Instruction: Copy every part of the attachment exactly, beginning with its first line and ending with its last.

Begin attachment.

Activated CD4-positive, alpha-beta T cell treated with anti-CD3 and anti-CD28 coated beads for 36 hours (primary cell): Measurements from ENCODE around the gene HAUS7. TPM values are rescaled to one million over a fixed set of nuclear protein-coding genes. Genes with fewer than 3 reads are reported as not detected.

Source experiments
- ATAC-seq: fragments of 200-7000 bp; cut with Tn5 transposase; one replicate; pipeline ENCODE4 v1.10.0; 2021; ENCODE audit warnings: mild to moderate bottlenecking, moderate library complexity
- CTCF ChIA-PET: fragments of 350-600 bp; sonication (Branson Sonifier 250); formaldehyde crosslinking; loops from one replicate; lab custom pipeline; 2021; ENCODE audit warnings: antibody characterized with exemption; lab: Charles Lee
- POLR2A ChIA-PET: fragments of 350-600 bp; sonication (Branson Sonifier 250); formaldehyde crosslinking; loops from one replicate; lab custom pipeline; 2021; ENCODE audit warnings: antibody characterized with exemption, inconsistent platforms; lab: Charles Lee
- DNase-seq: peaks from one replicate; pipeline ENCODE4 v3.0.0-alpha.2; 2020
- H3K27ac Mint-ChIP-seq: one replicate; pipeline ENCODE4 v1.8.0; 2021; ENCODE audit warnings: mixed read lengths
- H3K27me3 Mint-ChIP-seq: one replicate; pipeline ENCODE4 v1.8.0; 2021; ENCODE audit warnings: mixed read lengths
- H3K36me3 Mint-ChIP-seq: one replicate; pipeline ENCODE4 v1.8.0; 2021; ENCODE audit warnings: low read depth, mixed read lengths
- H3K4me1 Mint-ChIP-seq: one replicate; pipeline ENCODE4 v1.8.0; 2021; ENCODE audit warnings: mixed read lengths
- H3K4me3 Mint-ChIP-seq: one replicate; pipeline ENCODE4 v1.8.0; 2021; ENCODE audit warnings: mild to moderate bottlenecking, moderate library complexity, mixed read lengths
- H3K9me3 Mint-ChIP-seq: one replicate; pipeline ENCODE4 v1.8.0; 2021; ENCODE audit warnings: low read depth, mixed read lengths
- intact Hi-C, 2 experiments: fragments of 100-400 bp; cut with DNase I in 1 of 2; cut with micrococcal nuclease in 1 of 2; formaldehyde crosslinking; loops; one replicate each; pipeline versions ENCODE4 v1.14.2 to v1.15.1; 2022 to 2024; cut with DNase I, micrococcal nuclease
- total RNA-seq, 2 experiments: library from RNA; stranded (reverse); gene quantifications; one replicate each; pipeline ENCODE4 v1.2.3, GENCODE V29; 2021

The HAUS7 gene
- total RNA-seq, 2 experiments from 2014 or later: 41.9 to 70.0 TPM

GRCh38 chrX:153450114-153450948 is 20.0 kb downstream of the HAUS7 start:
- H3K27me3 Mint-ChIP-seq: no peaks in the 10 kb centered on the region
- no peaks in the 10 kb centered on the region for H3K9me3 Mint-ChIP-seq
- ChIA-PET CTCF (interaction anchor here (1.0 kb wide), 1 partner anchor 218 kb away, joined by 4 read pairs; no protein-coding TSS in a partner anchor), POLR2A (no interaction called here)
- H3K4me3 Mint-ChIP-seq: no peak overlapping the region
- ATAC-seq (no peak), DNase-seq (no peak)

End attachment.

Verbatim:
Activated CD4-positive, alpha-beta T cell treated with anti-CD3 and anti-CD28 coated beads for 36 hours (primary cell): Measurements from ENCODE around the gene HAUS7. TPM values are rescaled to one million over a fixed set of nuclear protein-coding genes. Genes with fewer than 3 reads are reported as not detected.

Source experiments
- ATAC-seq: fragments of 200-7000 bp; cut with Tn5 transposase; one replicate; pipeline ENCODE4 v1.10.0; 2021; ENCODE audit warnings: mild to moderate bottlenecking, moderate library complexity
- CTCF ChIA-PET: fragments of 350-600 bp; sonication (Branson Sonifier 250); formaldehyde crosslinking; loops from one replicate; lab custom pipeline; 2021; ENCODE audit warnings: antibody characterized with exemption; lab: Charles Lee
- POLR2A ChIA-PET: fragments of 350-600 bp; sonication (Branson Sonifier 250); formaldehyde crosslinking; loops from one replicate; lab custom pipeline; 2021; ENCODE audit warnings: antibody characterized with exemption, inconsistent platforms; lab: Charles Lee
- DNase-seq: peaks from one replicate; pipeline ENCODE4 v3.0.0-alpha.2; 2020
- H3K27ac Mint-ChIP-seq: one replicate; pipeline ENCODE4 v1.8.0; 2021; ENCODE audit warnings: mixed read lengths
- H3K27me3 Mint-ChIP-seq: one replicate; pipeline ENCODE4 v1.8.0; 2021; ENCODE audit warnings: mixed read lengths
- H3K36me3 Mint-ChIP-seq: one replicate; pipeline ENCODE4 v1.8.0; 2021; ENCODE audit warnings: low read depth, mixed read lengths
- H3K4me1 Mint-ChIP-seq: one replicate; pipeline ENCODE4 v1.8.0; 2021; ENCODE audit warnings: mixed read lengths
- H3K4me3 Mint-ChIP-seq: one replicate; pipeline ENCODE4 v1.8.0; 2021; ENCODE audit warnings: mild to moderate bottlenecking, moderate library complexity, mixed read lengths
- H3K9me3 Mint-ChIP-seq: one replicate; pipeline ENCODE4 v1.8.0; 2021; ENCODE audit warnings: low read depth, mixed read lengths
- intact Hi-C, 2 experiments: fragments of 100-400 bp; cut with DNase I in 1 of 2; cut with micrococcal nuclease in 1 of 2; formaldehyde crosslinking; loops; one replicate each; pipeline versions ENCODE4 v1.14.2 to v1.15.1; 2022 to 2024; cut with DNase I, micrococcal nuclease
- total RNA-seq, 2 experiments: library from RNA; stranded (reverse); gene quantifications; one replicate each; pipeline ENCODE4 v1.2.3, GENCODE V29; 2021

The HAUS7 gene
- total RNA-seq, 2 experiments from 2014 or later: 41.9 to 70.0 TPM

GRCh38 chrX:153450114-153450948 is 20.0 kb downstream of the HAUS7 start:
- H3K27me3 Mint-ChIP-seq: no peaks in the 10 kb centered on the region
- no peaks in the 10 kb centered on the region for H3K9me3 Mint-ChIP-seq
- ChIA-PET CTCF (interaction anchor here (1.0 kb wide), 1 partner anchor 218 kb away, joined by 4 read pairs; no protein-coding TSS in a partner anchor), POLR2A (no interaction called here)
- H3K4me3 Mint-ChIP-seq: no peak overlapping the region
- ATAC-seq (no peak), DNase-seq (no peak)